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Ear Infection Prevention for Infants Hattiesburg MS

Local resource for ear infection prevention for infants in Hattiesburg, MS. Includes detailed information on local businesses that provide access to ear infection prevention for infants, ear infection treatments, audiologists, and hearing loss treatment, as well as advice and content on eardrops, earwax removal, hearing loss, and conditions of the ear.

Dr. Rolando Estrella Vilar
(601) 261-5221
5003 Hardy St
Hattiesburg, MS
Specialty
Pediatrics

Childress Curtis S MD
(601) 268-5131
107 Millsaps Drive
Hattiesburg, MS
 
Gregory Alan Parvin, MD
(601) 268-3735
1101 S 28th Ave
Hattiesburg, MS
Specialties
Pediatrics
Gender
Male
Education
Medical School: Univ Of Ms Sch Of Med, Jackson Ms 39216
Graduation Year: 1995

Data Provided By:
Murphey Steven MD
(601) 264-2121
5000 West 4th Street
Hattiesburg, MS
 
Children's Medical Group South Issippi Primary CRE
(601) 296-3050
5003 Hardy Street Suite 100
Hattiesburg, MS
 
Everett R Henderson III, MD
(601) 288-3440
1108 Oakleigh Dr
Hattiesburg, MS
Specialties
Pediatrics, Neonatal-Perinatal Medicine
Gender
Male
Education
Medical School: Univ Of Va Sch Of Med, Charlottesville Va 22908
Graduation Year: 1990
Hospital
Hospital: Forrest County Gen Hosp, Hattiesburg, Ms; Memorial Hospital At Gulfport, Gulfport, Ms
Group Practice: Southern Mississippi Neontlogy

Data Provided By:
Ann Krulien Fairey, MD
(601) 268-8765
2400 Mimosa Ln
Hattiesburg, MS
Specialties
Pediatrics, Neonatal-Perinatal Medicine
Gender
Female
Education
Medical School: Med Univ Of Sc Coll Of Med, Charleston Sc 29425
Graduation Year: 1985

Data Provided By:
Dr. Brenton Gene Richardson
(601) 268-3735
1101 S 28th Ave
Hattiesburg, MS
Specialty
Pediatrics

Dr. Bryan Neville Batson
(270) 575-3170
1003 Oakleigh Dr
Hattiesburg, MS
Specialty
Pediatrics

Kent Ronald S Dr PHYS
(601) 268-3735
1101 South 28th Avenue
Hattiesburg, MS
 
Data Provided By:

Breast-Feeding Reduces Ear Infections

Answers to Your Questions about Hearing Loss Issues  

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November 3, 2007: 8:04 am: Dr. Neil Ear Problems

Breast-Feeding Reduces Ear Infections

by Neil Bauman, Ph.D.
 

Here’s a shocking statistic.

Next to the common cold, ear infections are the most commonly diagnosed childhood illness in the United States. More than 3 out of 4 children have had at least one ear infection by the time they are 3 years old. (1)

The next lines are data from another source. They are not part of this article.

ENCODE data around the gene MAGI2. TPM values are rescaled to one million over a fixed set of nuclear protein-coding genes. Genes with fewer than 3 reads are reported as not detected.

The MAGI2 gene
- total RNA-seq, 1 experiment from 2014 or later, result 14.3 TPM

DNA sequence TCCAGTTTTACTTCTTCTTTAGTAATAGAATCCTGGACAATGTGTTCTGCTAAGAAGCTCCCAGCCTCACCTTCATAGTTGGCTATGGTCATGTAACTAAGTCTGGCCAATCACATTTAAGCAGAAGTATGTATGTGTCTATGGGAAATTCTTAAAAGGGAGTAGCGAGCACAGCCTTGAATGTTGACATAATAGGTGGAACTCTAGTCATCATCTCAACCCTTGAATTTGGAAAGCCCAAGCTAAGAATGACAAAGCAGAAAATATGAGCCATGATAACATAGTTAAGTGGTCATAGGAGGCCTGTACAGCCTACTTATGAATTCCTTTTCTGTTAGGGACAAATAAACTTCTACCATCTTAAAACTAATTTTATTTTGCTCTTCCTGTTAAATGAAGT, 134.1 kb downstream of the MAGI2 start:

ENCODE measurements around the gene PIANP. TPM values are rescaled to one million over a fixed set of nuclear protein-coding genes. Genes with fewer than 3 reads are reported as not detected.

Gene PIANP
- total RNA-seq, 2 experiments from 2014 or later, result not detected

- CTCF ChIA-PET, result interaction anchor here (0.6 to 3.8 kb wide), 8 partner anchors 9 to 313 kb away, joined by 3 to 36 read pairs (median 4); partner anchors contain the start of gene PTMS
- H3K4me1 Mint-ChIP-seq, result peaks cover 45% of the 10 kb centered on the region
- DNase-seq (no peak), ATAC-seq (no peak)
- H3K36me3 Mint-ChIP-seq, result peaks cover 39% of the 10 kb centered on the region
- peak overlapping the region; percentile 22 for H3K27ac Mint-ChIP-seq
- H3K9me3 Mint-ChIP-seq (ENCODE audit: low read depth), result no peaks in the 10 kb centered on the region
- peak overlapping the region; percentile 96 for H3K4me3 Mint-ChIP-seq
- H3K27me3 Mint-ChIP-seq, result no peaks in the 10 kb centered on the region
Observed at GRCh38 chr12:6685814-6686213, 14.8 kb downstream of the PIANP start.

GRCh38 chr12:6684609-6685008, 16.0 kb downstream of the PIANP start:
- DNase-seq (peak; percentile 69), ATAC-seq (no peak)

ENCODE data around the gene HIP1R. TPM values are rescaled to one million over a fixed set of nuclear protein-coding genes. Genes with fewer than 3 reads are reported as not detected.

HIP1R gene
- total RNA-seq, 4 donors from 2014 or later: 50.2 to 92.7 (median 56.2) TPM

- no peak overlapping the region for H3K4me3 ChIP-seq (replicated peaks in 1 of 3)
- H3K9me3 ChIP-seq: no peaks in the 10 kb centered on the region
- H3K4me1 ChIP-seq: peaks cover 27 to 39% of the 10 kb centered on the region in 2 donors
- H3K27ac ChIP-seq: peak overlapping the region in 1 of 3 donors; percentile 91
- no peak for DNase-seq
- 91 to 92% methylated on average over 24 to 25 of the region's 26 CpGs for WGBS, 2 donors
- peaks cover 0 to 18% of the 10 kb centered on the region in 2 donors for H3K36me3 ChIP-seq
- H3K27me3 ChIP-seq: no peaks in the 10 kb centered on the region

This high incidence of ear infections in totally unnecessary as the solution to reducing the incidence of ear infections in babies has been known for decades, namely breast-feeding your baby for a minimum of 6 months, and preferably 1 year or longer.

You see, breast-feeding is the natural way to help fight infections in your baby. Researchers have discovered that antibodies passed to the baby by a nursing mother help lower the occurrence of many conditions including ear infections, respiratory infections, allergies and asthma. Breast-feeding also contributes to the infant’s immune system by increasing the barriers to infection and decreasing the growth of bacteria and viruses. As a group, formula-fed babies have more infections and more hospitalizations than do breast-fed babies. (2)

Another benefit to breast-feeding is the way you hold a baby to breast-feed it. Breast-feeding keeps the baby at an angle which helps keep the Eustachian tubes clear and hence, fewer ear infections. In contrast, bottle-fed babies tend to lie flat and that allows “gunk” (to use a fancy medical term) to get in the baby’s Eustachian tubes and run up to the middle ear where it causes infections. (1)

Now researchers have found even more evidence of the efficacy of breast-feeding. They have found that breast-feeding protects children otherwise made susceptible to ear infections by abnormalities in specific human genes.

About 19% of children are prone to chronic and recurrent middle ear infections (Otitis media). Although researchers have long known that genetics plays a part in this increased vulnerability, they never knew the exact mechanism involved.

“We know that the tendency to get this infection runs in families, and so we decided to look for small variations—what we call ‘single-nucleotide polymorphisms,’ or SNPs—in three important genes that produce inflammatory signaling molecules for the immune system,” said Janak Patel, a professor in the infectious disease division of UTMB’s Department of Pediatrics. “Two of them stood out on their own as signals of increased risk.”

The two identified genes generate the immune proteins known as tumor necrosis factor alpha (TNF-alpha) and interleukin 6 (IL-6). SNPs in each individual gene were enough, the researchers found, to create increased risk for childhood ear infections, and simultaneous SNPs in both genes created even more risk. The researchers believe that the particular var...

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